Basics of Investing.

Investing is something that even the otherwise knowledgeable people mess up and even people who are excellent in their own fields get this wrong.

Here is a simple basic, no-nonsense guide to get you started. I hope this helps. Though the avenues and examples are more for Indian context, the facts and the principles are universal.

Any such article/session are indicative and general in nature and none of these should be followed blindly. This is because each one of us has individual circumstances, needs and therefore, these rules may not necessarily be suitable for everyone to be followed blindly.

I am NOT a certified investment advisor, I am sharing my learnings over the years purely for educational purpose and no, I am not an agent of any company.

“Every Penny saved is every penny earned” is probably the most under rated statement.

Here is a list of items that I have learned over time:

  • Do NOT have high cost debts. For example Credit card debts are one of the worst things to have.
  • Prepare a budget, stick to it.
  • Provision for yearly expenses like car, health insurance, life insurance premiums, home trips, vacations, Etc.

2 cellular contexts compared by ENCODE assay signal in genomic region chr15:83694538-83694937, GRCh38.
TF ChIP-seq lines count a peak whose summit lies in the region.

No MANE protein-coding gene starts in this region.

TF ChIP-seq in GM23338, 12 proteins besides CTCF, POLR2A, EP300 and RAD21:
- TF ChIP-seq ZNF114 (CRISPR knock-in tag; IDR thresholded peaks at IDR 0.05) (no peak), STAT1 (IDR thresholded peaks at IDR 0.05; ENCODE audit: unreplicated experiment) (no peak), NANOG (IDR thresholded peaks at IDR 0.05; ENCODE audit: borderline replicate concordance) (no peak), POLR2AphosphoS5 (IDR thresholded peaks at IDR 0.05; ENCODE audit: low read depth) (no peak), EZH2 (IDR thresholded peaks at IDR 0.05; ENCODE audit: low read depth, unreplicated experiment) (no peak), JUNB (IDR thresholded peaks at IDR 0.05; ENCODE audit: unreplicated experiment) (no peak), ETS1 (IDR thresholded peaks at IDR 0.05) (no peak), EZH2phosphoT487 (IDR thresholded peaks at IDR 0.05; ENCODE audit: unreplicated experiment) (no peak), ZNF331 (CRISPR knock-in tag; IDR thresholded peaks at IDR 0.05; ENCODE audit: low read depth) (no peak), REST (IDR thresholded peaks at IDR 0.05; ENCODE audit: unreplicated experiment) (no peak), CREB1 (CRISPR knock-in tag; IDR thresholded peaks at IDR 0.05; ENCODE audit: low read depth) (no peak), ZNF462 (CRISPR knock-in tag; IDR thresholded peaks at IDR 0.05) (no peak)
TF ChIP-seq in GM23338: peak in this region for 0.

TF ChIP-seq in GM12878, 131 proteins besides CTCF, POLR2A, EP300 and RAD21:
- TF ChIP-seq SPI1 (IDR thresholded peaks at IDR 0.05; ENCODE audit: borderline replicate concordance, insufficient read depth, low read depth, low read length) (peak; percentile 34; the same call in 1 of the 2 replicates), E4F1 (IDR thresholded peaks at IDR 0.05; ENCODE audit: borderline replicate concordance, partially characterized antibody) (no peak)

• Understand the difference between wants and needs. One generation old Phone may be as good as the latest one for most of your needs at a much lesser price.
  • Look out for offers and discounts when doing big purchases.

Glossary

Saving — Setting money aside — as cash or near cash avenues.

Investing — An asset that you anticipate to get returns from.

Returns — The interest rate at which your money grows.

Inflation — The rate at which things get costlier as time goes.

Risk —In simple terms, what is the risk of losing the money you invest.

Bond—A loan that a company or Govt. takes from you with a promise to return with X% of interest.

Holding for Long Term — Not measured in days, weeks, or months. Measured in years, preferably at least 3 years for debt instruments and 5 years for equity instruments.

Capital Gain Tax — A tax, a surcharge and cess on top of that, charged by the Government on the gain on capital you make in investments, there is a Short term one and a long term one, duration and rate varies depending on the type of the investment.

Liquidity—Like Liquid, when it is very liquid, it easily flows, easy to take it when you need it, readily available. Like Cash, near cash instruments. When there is a lock-in period like a FD or tax saving Mutual fund then it is not so liquid.

Insurance is NOT investment